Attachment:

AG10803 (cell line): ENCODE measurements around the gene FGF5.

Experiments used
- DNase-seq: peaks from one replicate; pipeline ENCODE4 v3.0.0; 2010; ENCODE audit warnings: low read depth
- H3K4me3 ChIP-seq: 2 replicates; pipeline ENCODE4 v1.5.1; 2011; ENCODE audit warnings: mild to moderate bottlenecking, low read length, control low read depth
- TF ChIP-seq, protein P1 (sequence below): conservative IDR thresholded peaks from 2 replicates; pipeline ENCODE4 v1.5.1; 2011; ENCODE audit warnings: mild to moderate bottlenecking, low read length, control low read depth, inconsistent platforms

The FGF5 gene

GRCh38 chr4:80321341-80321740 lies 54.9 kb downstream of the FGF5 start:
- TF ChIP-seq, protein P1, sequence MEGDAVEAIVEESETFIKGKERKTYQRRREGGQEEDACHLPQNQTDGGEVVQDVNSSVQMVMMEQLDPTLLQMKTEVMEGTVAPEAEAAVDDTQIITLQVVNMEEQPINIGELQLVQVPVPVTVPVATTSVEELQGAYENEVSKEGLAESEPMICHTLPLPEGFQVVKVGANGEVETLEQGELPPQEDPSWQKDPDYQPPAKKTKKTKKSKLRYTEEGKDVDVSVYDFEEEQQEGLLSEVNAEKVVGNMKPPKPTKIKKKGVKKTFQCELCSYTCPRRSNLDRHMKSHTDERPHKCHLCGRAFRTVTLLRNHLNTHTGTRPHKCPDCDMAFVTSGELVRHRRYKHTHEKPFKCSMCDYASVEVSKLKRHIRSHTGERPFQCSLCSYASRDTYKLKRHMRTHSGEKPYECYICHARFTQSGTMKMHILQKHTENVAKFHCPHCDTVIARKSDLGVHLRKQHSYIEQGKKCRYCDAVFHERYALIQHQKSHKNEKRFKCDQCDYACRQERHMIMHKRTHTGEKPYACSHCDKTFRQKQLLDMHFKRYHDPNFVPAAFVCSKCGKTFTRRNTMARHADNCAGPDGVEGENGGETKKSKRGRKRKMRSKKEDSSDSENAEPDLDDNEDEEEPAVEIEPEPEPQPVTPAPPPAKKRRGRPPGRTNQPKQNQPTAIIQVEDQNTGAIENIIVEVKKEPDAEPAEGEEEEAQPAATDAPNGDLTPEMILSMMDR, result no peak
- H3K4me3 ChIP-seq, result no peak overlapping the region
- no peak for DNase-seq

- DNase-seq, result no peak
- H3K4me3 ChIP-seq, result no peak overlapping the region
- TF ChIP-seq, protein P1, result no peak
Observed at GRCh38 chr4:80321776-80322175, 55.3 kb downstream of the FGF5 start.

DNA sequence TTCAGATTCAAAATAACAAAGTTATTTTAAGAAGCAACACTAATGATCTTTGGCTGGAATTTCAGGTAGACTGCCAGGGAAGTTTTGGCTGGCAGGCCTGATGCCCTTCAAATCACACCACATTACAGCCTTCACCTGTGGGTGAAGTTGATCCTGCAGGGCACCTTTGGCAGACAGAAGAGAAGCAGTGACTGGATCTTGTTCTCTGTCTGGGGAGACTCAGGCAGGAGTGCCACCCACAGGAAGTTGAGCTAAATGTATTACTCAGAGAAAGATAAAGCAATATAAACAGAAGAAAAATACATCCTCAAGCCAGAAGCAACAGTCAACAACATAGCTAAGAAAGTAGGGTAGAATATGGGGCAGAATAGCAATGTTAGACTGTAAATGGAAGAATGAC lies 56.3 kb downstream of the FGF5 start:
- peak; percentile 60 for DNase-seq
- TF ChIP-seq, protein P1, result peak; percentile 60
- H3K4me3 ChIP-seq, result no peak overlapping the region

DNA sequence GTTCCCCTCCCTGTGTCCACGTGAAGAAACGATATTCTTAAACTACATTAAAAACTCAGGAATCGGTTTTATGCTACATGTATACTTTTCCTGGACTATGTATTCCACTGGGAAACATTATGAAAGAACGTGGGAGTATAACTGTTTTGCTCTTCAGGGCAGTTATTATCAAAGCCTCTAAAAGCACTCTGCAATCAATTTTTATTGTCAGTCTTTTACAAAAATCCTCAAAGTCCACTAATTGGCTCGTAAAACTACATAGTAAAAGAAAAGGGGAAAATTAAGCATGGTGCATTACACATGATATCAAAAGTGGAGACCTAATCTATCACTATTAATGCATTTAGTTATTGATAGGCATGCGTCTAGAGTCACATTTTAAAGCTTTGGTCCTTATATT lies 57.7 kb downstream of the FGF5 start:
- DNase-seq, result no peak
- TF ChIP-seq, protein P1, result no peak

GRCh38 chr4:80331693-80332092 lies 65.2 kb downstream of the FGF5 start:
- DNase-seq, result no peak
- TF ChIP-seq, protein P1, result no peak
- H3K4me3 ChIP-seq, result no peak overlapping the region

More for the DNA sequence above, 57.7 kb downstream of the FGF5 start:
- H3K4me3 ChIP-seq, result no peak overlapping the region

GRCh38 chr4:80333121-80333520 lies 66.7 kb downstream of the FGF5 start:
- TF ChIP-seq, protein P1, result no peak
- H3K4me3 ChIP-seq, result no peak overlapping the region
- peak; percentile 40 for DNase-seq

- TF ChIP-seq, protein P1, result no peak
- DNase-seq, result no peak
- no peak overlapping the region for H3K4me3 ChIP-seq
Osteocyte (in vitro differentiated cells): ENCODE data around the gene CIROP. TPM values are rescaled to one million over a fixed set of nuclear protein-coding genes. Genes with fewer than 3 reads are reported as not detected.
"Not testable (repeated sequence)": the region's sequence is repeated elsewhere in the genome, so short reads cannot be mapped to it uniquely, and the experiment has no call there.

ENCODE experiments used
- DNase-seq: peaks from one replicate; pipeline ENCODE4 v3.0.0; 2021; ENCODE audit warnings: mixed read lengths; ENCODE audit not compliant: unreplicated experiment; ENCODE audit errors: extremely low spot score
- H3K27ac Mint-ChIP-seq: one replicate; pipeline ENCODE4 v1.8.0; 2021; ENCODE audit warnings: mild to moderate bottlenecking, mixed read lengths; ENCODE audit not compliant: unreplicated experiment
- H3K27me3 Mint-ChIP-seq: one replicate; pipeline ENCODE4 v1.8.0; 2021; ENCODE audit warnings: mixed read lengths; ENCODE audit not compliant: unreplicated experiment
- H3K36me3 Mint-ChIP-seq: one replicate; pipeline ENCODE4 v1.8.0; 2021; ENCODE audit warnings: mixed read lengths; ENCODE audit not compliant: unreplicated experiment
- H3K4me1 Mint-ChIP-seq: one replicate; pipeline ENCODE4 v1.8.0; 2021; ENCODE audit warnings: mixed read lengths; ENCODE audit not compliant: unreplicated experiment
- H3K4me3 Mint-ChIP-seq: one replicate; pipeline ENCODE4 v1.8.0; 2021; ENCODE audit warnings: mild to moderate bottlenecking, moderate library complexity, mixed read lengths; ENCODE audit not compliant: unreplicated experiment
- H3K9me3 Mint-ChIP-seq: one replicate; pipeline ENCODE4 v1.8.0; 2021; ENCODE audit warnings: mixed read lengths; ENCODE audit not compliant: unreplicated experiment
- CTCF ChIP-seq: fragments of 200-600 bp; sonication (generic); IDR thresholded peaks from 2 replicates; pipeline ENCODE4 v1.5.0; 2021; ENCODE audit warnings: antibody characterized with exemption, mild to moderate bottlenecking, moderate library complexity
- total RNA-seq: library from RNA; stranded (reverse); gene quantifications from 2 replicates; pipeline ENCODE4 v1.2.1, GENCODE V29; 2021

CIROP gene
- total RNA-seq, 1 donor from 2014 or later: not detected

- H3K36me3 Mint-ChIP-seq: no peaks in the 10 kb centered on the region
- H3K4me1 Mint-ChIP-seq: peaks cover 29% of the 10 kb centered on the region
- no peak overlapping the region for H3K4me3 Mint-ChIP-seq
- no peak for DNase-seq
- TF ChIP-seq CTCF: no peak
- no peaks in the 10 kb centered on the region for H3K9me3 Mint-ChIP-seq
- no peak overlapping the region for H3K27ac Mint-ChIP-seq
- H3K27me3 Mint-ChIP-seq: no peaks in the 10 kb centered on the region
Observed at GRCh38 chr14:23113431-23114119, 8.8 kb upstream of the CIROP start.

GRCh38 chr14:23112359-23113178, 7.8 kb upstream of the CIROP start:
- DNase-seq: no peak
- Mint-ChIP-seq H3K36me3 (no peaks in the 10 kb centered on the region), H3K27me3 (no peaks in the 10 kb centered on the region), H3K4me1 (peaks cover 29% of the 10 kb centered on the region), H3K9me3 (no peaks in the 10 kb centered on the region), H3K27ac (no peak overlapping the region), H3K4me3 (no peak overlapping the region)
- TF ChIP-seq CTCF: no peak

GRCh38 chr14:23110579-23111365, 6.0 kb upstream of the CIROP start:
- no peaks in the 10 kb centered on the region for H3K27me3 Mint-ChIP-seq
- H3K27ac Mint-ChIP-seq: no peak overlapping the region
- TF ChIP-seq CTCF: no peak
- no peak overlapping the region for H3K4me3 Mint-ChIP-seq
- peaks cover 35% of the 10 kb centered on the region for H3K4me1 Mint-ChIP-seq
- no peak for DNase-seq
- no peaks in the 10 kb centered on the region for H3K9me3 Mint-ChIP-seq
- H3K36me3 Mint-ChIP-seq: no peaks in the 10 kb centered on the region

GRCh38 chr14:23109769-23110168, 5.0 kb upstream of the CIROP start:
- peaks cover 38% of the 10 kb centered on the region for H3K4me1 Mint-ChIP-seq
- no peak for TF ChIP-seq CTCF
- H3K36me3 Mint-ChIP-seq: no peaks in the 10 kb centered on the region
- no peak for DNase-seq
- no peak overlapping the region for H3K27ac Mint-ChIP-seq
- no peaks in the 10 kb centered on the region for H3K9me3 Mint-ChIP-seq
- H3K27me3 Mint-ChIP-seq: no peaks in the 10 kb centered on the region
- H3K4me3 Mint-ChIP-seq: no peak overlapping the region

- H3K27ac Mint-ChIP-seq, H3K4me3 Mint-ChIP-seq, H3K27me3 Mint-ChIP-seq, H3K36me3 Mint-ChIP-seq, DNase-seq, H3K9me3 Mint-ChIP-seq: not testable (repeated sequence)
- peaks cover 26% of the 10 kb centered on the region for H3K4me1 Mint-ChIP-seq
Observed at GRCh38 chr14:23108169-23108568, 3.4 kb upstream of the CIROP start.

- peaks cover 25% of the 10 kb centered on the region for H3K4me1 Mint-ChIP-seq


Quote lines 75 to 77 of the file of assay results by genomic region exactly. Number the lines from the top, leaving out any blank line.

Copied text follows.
- no peak for DNase-seq
- no peak overlapping the region for H3K27ac Mint-ChIP-seq
- no peaks in the 10 kb centered on the region for H3K9me3 Mint-ChIP-seq